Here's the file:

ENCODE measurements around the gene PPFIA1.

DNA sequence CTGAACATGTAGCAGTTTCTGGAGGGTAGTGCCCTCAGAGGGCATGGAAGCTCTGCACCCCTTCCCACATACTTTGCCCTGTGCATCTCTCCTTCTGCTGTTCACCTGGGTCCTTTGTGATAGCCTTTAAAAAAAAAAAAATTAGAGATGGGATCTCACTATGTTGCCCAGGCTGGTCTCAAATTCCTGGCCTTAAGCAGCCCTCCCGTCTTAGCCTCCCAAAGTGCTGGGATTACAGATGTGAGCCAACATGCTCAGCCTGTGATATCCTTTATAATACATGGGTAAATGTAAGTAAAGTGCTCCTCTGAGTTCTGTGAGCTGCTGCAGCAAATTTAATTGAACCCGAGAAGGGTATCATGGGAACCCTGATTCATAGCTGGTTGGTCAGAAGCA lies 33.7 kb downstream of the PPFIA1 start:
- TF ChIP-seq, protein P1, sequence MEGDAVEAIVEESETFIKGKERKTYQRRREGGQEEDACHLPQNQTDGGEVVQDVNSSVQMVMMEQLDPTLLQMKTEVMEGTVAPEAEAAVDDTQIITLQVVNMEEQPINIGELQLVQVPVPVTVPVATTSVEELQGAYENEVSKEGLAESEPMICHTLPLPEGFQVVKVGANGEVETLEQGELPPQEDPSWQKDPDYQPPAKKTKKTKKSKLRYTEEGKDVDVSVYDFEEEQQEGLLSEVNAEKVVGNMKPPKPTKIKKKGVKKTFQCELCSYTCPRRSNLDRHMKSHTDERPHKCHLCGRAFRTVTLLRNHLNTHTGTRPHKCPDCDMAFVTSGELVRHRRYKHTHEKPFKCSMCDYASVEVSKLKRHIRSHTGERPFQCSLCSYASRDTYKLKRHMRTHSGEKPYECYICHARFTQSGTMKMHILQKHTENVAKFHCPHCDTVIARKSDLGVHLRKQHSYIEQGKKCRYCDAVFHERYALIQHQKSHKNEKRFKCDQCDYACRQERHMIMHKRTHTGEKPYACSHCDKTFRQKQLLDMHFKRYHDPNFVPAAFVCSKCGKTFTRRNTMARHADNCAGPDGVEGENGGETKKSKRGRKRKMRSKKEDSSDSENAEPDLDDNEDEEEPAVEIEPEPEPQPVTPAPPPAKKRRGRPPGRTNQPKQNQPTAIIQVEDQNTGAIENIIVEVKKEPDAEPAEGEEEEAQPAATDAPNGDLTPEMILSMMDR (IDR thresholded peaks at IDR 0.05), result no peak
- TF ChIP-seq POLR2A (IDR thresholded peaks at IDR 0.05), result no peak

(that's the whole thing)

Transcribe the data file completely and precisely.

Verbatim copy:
ENCODE measurements around the gene PPFIA1.

DNA sequence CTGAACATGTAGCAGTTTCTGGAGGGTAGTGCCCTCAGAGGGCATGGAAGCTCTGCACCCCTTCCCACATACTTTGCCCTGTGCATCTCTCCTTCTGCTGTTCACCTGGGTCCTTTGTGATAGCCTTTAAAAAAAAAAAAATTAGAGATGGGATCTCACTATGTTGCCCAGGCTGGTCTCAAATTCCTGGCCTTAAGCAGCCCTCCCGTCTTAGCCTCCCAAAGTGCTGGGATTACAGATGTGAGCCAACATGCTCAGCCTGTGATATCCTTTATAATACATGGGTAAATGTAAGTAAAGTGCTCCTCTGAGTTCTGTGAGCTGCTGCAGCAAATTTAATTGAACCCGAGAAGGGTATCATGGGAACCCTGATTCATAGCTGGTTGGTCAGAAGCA lies 33.7 kb downstream of the PPFIA1 start:
- TF ChIP-seq, protein P1, sequence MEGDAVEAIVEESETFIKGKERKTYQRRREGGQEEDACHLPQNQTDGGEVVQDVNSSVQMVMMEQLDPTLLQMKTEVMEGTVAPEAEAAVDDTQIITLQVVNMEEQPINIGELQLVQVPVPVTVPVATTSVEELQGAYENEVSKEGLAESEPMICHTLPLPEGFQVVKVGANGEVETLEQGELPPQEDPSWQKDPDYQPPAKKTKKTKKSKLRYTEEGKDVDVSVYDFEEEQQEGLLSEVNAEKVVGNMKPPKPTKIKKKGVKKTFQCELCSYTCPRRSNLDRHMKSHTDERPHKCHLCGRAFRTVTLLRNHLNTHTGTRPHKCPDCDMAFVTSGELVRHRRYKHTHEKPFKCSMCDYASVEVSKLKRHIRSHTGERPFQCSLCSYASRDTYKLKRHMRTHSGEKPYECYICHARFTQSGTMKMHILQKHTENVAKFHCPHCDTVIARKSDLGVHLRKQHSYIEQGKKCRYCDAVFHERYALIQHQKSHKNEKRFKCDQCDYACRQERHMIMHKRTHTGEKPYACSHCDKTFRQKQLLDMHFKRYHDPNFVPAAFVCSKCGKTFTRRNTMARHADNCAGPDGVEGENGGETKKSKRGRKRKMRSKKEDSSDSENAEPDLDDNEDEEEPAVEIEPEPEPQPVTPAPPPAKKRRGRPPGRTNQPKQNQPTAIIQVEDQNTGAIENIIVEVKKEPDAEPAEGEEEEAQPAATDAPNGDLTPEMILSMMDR (IDR thresholded peaks at IDR 0.05), result no peak
- TF ChIP-seq POLR2A (IDR thresholded peaks at IDR 0.05), result no peak